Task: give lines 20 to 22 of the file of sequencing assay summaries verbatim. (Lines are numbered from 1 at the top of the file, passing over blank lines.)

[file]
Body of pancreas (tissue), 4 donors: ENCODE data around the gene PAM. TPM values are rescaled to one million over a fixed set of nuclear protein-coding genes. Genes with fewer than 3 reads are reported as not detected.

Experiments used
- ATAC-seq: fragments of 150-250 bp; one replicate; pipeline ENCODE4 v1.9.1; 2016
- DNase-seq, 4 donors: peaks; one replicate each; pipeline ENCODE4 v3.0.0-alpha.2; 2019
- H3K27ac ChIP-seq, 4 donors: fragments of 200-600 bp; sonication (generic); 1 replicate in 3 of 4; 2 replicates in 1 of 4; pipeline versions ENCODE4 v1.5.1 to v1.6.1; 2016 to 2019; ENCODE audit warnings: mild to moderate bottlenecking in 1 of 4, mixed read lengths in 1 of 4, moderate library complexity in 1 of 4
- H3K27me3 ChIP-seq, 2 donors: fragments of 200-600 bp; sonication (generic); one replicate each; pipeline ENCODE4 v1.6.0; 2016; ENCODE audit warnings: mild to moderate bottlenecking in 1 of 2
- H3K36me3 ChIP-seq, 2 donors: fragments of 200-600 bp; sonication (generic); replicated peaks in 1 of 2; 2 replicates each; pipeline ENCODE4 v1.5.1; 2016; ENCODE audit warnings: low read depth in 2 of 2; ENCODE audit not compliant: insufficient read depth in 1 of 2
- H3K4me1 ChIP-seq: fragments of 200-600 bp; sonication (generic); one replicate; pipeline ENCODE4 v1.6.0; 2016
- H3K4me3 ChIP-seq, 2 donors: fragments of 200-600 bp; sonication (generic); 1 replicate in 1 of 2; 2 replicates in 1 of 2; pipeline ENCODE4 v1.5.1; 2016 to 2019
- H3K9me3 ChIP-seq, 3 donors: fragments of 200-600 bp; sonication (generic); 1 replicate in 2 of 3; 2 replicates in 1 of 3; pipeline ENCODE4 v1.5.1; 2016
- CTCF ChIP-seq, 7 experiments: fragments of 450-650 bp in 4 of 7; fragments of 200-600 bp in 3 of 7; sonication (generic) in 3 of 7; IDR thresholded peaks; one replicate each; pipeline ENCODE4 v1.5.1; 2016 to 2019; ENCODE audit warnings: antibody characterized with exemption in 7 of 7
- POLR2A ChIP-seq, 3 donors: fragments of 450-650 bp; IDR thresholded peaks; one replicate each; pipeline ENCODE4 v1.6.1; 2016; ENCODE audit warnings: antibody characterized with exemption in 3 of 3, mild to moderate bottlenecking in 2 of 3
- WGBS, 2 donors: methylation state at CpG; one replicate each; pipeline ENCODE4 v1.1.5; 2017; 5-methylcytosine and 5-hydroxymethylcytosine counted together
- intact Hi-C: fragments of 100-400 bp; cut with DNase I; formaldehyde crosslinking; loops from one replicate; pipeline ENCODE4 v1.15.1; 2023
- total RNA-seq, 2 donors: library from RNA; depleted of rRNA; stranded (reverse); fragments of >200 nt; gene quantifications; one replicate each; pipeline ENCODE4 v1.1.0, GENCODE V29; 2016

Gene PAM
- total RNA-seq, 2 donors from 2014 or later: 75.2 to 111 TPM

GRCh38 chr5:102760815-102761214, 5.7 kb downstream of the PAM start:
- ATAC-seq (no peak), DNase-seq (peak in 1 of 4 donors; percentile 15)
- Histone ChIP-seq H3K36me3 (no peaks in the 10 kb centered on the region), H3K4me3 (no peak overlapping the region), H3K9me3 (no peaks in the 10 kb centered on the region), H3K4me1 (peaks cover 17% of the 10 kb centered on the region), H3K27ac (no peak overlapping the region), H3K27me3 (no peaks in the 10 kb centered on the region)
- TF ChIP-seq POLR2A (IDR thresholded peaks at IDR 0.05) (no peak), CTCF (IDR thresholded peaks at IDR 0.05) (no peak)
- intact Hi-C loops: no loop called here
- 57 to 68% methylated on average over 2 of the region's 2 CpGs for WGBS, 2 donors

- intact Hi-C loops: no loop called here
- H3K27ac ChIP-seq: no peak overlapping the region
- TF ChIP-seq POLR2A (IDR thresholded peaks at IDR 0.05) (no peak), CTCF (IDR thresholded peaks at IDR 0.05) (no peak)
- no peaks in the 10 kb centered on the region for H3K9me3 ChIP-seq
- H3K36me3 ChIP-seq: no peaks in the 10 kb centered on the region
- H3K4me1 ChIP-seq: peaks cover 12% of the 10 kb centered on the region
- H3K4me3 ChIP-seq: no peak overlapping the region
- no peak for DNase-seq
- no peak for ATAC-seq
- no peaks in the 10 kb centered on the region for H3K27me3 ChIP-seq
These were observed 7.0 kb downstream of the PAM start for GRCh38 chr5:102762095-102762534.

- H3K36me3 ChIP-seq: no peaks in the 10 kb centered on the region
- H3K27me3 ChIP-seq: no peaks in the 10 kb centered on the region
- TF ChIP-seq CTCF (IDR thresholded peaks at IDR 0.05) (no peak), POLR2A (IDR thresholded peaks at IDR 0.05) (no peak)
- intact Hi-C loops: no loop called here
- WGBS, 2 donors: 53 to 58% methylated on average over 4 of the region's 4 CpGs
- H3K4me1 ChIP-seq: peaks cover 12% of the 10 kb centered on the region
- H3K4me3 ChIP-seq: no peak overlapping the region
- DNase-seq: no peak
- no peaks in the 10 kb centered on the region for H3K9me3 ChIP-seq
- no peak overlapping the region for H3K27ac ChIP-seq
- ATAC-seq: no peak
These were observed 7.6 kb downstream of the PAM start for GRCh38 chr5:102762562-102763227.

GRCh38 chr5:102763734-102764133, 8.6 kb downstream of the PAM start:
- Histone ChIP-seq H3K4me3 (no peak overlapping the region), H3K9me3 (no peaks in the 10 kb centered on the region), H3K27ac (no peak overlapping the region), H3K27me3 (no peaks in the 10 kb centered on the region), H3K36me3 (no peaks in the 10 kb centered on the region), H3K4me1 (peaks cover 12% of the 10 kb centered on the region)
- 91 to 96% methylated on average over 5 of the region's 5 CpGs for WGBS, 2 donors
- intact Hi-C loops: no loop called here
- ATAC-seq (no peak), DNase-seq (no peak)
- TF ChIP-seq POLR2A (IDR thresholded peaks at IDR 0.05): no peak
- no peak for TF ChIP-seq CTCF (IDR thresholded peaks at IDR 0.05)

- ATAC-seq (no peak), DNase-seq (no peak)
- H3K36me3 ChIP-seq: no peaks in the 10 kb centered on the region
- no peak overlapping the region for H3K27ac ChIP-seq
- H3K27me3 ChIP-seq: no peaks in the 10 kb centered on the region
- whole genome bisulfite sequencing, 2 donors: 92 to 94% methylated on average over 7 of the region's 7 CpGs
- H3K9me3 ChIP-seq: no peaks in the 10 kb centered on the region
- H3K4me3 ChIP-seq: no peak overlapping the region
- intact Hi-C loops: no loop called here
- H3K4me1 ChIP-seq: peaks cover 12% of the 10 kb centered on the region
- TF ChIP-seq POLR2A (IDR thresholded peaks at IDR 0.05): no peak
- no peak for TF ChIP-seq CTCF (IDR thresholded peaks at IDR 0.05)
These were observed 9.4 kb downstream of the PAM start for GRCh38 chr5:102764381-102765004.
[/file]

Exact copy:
- Histone ChIP-seq H3K36me3 (no peaks in the 10 kb centered on the region), H3K4me3 (no peak overlapping the region), H3K9me3 (no peaks in the 10 kb centered on the region), H3K4me1 (peaks cover 17% of the 10 kb centered on the region), H3K27ac (no peak overlapping the region), H3K27me3 (no peaks in the 10 kb centered on the region)
- TF ChIP-seq POLR2A (IDR thresholded peaks at IDR 0.05) (no peak), CTCF (IDR thresholded peaks at IDR 0.05) (no peak)
- intact Hi-C loops: no loop called here